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MACROECONOMIC OBJECTIVES IN SINGAPORE

Low Inflation
Introduction
Inflation refers to a situation where there is a sustained, inordinate increase
in general price. The inflation rate is measured as the percentage change in
the consumer price index over a period of time.

Low inflation
Low inflation is important because it provides a conducive environment for
savings and investment.
Low inflation ensures a stable value of money. Hence the real value of
savings is protected. When inflation is low, nominal interest rates will fully
compensate for the rise in general price level, which then allows any given
amount of savings to buy the same amount of goods and services. However,
if inflation is high, the real value of savings is reduced.
For investors, low inflation means that they can more easily project future
returns on their investments .Since low inflation tends to be more stable, this
allows firms to find greater ease in estimating the costs and revenues of
investment when inflation is low. Hence they are more willing to undertake
risks of investments.
Low inflation helps to improve export competitiveness. When inflation is low,
domestic goods and services may become relatively cheaper than foreign
goods and services. It also ensures that the countrys exports are pricecompetitive. Hence this increases the quantity demanded of the countrys
exports and its export earnings, thereby improving its current balance.
It also protects the purchasing power of wage earners and thus the standard
of living of the people. Low inflation also ensures stable value of the
countrys currency. A strong Singapore dollar is important for Singapore. It
instils foreign investor confidence in the economy because it reflects
economic growth and good governance. Since Singapore depends on foreign
investment, the strong Singapore dollar enhances its ability to attract foreign
investment.

Demand-Pull Inflation
Demand-pull inflation is caused by an increase in aggregate demand which
can be contributed by an increase in consumption, investment, government
expenditure, export or a decrease in import, and it occurs when aggregate
demand persistently exceeds aggregate supply when the economy is near or

MACROECONOMIC OBJECTIVES IN SINGAPORE

at full employment level. There will be higher competition of factors of


production, which would have already been employed to produce goods and
services. The higher competition of factors of production, which would have
already been employed to produce goods and services. The higher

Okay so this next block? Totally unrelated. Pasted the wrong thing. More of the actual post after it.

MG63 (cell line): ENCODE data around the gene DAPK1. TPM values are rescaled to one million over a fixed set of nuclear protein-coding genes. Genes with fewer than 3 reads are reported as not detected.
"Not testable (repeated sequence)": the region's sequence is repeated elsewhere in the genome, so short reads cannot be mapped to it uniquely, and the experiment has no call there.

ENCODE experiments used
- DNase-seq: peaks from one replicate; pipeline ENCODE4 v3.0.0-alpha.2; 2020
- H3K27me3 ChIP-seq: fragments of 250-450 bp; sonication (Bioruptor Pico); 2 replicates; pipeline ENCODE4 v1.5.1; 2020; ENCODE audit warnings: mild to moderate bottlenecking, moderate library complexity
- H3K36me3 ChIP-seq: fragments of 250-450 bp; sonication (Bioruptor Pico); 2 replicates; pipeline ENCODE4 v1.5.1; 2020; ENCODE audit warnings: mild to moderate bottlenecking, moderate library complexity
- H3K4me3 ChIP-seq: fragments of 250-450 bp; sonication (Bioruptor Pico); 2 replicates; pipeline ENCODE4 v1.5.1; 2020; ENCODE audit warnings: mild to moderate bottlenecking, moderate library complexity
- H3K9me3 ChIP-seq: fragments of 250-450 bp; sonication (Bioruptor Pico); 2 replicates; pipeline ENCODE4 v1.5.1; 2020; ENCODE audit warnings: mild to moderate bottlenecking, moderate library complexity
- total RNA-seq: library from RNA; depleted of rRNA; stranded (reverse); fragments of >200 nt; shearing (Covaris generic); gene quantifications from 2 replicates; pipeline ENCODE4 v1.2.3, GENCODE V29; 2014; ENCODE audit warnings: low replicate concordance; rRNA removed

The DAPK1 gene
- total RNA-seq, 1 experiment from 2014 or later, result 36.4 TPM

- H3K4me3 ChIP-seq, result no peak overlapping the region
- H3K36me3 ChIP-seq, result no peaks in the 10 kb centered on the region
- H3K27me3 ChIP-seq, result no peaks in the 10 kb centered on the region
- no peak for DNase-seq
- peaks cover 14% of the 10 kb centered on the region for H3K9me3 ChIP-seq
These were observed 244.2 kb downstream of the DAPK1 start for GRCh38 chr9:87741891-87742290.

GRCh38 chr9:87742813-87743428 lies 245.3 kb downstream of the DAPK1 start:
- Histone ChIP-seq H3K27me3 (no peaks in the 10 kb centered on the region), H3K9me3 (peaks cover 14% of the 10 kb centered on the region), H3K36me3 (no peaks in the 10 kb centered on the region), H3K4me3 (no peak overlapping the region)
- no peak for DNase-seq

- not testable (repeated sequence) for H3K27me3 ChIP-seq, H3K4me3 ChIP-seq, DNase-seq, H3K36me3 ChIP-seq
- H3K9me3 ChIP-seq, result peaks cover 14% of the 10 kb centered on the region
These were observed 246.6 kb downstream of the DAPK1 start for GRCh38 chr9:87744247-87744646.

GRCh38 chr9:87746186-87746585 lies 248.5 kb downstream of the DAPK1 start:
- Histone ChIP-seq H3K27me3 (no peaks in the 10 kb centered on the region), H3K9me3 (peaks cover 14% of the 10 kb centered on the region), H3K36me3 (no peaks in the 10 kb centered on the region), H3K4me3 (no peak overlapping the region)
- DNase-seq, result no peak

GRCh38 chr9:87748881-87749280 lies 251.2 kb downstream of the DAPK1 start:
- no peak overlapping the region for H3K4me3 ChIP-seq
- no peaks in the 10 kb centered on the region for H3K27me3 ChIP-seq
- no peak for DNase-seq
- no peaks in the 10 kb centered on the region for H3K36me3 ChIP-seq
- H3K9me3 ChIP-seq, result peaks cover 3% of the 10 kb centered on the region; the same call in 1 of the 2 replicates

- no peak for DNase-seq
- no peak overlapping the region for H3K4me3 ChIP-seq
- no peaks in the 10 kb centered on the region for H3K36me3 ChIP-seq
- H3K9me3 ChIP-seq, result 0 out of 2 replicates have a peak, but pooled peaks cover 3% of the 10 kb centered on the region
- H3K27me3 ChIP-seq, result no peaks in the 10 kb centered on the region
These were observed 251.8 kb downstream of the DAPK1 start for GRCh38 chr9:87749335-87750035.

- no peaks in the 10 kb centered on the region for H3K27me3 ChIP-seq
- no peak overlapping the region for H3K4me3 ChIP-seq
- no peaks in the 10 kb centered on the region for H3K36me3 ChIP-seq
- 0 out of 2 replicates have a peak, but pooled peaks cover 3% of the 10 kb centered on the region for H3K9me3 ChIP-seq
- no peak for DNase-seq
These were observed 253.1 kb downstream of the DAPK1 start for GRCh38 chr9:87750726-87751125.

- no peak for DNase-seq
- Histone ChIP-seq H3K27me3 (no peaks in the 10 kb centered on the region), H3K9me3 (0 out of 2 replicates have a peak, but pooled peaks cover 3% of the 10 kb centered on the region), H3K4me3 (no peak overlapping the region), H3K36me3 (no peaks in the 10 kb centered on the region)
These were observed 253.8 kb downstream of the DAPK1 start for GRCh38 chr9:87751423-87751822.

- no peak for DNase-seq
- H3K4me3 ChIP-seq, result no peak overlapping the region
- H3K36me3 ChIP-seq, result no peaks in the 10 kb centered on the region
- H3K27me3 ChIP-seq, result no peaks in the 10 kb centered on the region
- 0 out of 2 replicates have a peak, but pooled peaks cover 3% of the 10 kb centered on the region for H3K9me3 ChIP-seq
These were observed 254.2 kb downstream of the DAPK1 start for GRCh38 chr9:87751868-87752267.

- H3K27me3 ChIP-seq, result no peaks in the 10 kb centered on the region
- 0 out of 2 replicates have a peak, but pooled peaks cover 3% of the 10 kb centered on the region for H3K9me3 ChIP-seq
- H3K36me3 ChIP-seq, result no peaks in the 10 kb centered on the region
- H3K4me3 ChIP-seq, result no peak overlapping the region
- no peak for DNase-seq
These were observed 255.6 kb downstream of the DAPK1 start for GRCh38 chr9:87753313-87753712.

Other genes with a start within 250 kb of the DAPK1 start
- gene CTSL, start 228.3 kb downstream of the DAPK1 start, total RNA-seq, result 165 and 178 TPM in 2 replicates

competition for the factors of production drives up the prices of these factors
and lead to an increase in the cost of production, which can be translated to
a higher general price level, as producers pass on the increase in cost to
consumers.

Cost-push inflation
Imported cost-push inflation arises when a country imports from countries
that experience inflation. The prices of these imports will rise. If these
imports are intermediate goods, it will push up the unit cost of production
and final price. Imported consumer goods become more expensive,
contributing to the overall increase in the general price level. Singapore is a
small, open economy that is heavily dependent on foreign imports such as
oil. When there is an increase in the price of oil, it increases the unit cost of
production in Singapore. As the cost of production becomes higher,
producers cut back in production, resulting in a lower national output from Y0
to Y1, and the general price level increases from P0 to P1, resulting in
imported cost-push inflation.
Wage-price spiral occurs when powerful union demand for higher wages not
due to any change in demand for labour. As employers give in to their
demand for higher wages, and assuming that the wage increase is not
matched by a corresponding increase in labour productivity, this leads to
higher unit costs of production, which in turn leads to higher prices and
inflationary pressures. The higher prices can in turn lead to trade unions
demanding still higher wages and which then causes the firm to raise their
prices again to maintain the profit margin, thereby triggering a wage-price
spiral as the cycle continues.
However, this is not such a prevalent problem in Singapore because
Singapores labour unions are highly regulated and supported by the
government, as the government is in a tripartite relationship with the unions
and firms in solving labour disputes. Hence firms in Singapore do not give in
demands of employees without a third-party mediator such as the Workforce
Development Agency.

Impact of High Inflation on the Balance of Payment


of Singapore

MACROECONOMIC OBJECTIVES IN SINGAPORE

High imported cost-push inflation makes intermediate goods more


expensive, which then increases the cost of production in Singapore, leading
to exports being less price-competitive due to increases in price caused by
the increase in the cost of production. Given that Singapores export demand
tends to be price-elastic with the availability of close substitutes, an increase
in price can lead to a more-than-proportionate fall in the quantity demanded.
Hence Singapores export revenue is likely to fall. Furthermore, Singapore is
very dependent on imported goods due to its lack of natural resources. Since